Finding Community In Spaces On Campus

Finding Community In Spaces On Campus

It took Valdes a lot of courage to walk into the LGBTQ Center her freshman year. She spent a lot of time asking herself, “Is today the day I go?”

After many days of saying “No, I’ll go tomorrow,” one day finally came where she entered the center, and that moment shaped her Wake Forest experience. 

Natalie Valdes, who prefers to go by Valdes, is a senior and has been involved with the LGBTQ Center since her freshmen year. 

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For students like Valdes, the center is a place that made Wake Forest comfortable and safe. There is a particular value for groups on campus to have their own space. Whether that is a lounge or an office to gather, these are the places where groups of students can find a community.

The LGBTQ Center serves as a safe place for many students on Wake Forest’s campus. It’s an open and beautiful space that welcomes a hundred students every week and it stands in stark contrast with simmering prejudices that often plague the campus. 

Last week, for example, seven faculty and staff members in a variety of departments and offices including the Department of Sociology, the Office of Diversity and Inclusion, the LGBTQ Center and the Intercultural Center, received threatening emails that contained racist, homophobic, anti-semitic and discriminatory language. Events and actions like these leave students feeling unsafe and uneasy on campus. 

The Office of Communications and External Relations emailed the campus community on Sept. 19: “We hear the questions posed by some of our students: can you see us, can you hear us, do you understand our lived experiences? Yes, we see you. Yes, we hear you. And, no, we cannot fully understand what some of you are enduring.” 

Demands for spaces of safety, community and similar-thinking have become apparent over the past several years, especially for minority students. Like the rest of the nation, Wake Forest can often reflect the worst elements of society: majority privilege, racism and intolerance. Students are demanding to have a home base to retreat to for comfort and safety, like that of the LGBTQ Center. 

After a list of demands from the student group, the Anti-Racism Coalition, and ongoing conversations between the Black Student Alliance (BSA) and President Nathan Hatch last March, Hatch announced a new spot for the BSA lounge in Kitchin Residence Hall.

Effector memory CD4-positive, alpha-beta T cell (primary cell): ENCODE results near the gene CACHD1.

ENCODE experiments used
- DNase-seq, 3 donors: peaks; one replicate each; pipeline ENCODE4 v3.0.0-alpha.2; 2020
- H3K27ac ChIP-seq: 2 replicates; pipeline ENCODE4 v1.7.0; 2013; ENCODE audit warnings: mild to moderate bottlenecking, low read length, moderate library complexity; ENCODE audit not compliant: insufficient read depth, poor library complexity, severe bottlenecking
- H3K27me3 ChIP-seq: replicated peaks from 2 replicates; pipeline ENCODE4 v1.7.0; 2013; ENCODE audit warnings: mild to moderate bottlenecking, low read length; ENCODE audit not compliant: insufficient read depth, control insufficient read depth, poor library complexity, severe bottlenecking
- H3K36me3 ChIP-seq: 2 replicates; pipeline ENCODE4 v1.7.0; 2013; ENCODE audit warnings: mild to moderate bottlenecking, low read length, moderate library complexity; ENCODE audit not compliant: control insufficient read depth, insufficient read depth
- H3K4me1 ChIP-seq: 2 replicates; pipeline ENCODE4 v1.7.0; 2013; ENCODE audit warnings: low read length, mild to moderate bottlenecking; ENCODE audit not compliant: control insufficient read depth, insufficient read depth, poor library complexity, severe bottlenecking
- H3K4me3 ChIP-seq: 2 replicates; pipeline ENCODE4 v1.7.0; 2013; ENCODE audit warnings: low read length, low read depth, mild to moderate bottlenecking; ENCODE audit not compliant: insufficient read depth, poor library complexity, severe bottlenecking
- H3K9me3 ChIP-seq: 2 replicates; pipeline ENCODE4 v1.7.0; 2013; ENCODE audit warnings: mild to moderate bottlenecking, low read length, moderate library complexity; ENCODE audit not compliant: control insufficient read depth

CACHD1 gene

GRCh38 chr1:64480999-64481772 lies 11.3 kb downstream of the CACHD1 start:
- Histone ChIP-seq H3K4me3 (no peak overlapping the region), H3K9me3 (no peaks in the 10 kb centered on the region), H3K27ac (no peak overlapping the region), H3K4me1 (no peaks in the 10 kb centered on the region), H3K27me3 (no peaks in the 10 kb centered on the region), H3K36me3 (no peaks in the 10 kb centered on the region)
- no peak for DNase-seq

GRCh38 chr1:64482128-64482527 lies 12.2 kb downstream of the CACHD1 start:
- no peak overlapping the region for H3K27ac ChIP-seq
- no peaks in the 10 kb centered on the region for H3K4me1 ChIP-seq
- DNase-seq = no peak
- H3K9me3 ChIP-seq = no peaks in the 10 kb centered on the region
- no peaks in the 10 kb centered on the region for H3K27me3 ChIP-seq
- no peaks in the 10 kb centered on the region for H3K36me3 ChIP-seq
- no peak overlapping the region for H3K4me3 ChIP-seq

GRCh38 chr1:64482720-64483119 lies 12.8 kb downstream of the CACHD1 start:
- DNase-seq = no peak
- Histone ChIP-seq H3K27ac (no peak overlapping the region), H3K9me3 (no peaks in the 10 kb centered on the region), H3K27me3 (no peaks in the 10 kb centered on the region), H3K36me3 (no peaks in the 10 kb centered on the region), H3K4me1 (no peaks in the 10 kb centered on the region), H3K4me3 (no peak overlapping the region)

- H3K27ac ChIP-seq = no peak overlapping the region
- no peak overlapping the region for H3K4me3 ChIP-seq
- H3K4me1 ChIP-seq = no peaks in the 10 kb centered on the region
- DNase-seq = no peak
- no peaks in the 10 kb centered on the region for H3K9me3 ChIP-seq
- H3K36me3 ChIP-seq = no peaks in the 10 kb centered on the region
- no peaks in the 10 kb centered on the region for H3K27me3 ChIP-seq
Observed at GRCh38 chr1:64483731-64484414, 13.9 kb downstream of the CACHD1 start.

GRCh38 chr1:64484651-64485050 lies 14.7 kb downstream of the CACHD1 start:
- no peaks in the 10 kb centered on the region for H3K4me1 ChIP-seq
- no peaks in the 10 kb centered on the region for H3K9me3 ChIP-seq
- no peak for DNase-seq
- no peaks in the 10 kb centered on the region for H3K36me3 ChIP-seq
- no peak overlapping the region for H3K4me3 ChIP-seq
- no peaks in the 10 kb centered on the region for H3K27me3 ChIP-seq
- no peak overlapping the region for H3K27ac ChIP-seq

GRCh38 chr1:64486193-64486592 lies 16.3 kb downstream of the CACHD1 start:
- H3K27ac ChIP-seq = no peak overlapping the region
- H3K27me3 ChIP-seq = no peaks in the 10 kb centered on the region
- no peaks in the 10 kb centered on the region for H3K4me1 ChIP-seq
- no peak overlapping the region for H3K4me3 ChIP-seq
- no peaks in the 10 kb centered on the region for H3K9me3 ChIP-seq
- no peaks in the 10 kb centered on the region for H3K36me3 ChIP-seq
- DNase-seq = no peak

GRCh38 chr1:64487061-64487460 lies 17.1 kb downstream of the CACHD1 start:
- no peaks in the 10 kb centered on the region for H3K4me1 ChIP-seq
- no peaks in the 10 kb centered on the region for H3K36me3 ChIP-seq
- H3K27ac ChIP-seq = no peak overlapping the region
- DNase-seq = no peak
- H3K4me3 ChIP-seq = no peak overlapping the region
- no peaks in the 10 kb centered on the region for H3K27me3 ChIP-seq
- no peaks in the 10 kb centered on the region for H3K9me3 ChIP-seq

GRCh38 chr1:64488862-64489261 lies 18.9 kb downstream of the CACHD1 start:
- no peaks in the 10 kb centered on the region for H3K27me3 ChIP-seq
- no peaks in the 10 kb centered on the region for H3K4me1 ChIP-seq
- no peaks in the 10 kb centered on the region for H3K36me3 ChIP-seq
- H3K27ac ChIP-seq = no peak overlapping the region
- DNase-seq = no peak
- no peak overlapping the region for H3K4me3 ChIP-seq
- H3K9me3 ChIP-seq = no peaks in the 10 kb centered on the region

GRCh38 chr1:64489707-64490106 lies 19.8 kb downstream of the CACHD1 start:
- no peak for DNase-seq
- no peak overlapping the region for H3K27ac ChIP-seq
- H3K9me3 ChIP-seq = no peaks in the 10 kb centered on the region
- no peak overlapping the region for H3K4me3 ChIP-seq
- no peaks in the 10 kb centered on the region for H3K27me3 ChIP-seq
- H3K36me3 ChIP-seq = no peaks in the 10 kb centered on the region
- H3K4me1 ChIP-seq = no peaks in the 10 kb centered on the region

“It’s vital [that] the university provides spaces and events for minority students to bring forward their concerns and issues [that] endure on campus and that the university actively listens and creates resolutions for these problems,” said senior Kai Jordan, the BSA president, to the Old Gold & Black last March.  

Now with a larger lounge space in Kitchin, BSA has more room for meetings, social events and just spending time together. 

“Especially with everything happening with the emails,” said BSA sophomore Mariama Jallow, “I feel like with that place it’s a lot easier to have more intimate conversations and have a proper lounge with a door where half the people aren’t in and then half the people aren’t outside.”  

Having a home base, like the LGBTQ Center, is a great opportunity for every student to find their community on campus. The LGBTQ Center could not have gained its success without the work of Director Angela Mazaris, who eight years ago was recruited by Wake Forest to come to begin the center. 

“It’s really amazing to me that we’ve gone from being this tiny little secretive space in the basement to this big bustling center that is already sort of outgrowing its space,” Mazaris said. “And to me that says that we’re a place where people feel comfortable being themselves. It’s a really amazing thing.”

For Leilani Fletcher, a sophomore, her first introduction to the LGBTQ center was as part of her work-study. Then she got involved with the center’s Change Agent program, and now the LGBTQ Center is where she found her community and her home on campus. 

“Having a physical space where you can just come and be with your people is great because it’s just like walking in and being like, ‘Oh yeah, I’m friends with everyone here,’ it’s just good vibes always,” Fletcher said. “I would say definitely, even for me, the center is where I found my community, but I know definitely for other students on campus who identify in the LGBTQ community, this is their home.” 

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